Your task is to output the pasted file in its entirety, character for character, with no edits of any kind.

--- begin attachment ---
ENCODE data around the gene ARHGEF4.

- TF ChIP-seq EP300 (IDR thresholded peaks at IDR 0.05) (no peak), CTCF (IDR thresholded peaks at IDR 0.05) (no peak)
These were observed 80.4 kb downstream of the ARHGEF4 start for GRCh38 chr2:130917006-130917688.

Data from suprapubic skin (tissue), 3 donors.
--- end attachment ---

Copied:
ENCODE data around the gene ARHGEF4.

- TF ChIP-seq EP300 (IDR thresholded peaks at IDR 0.05) (no peak), CTCF (IDR thresholded peaks at IDR 0.05) (no peak)
These were observed 80.4 kb downstream of the ARHGEF4 start for GRCh38 chr2:130917006-130917688.

Data from suprapubic skin (tissue), 3 donors.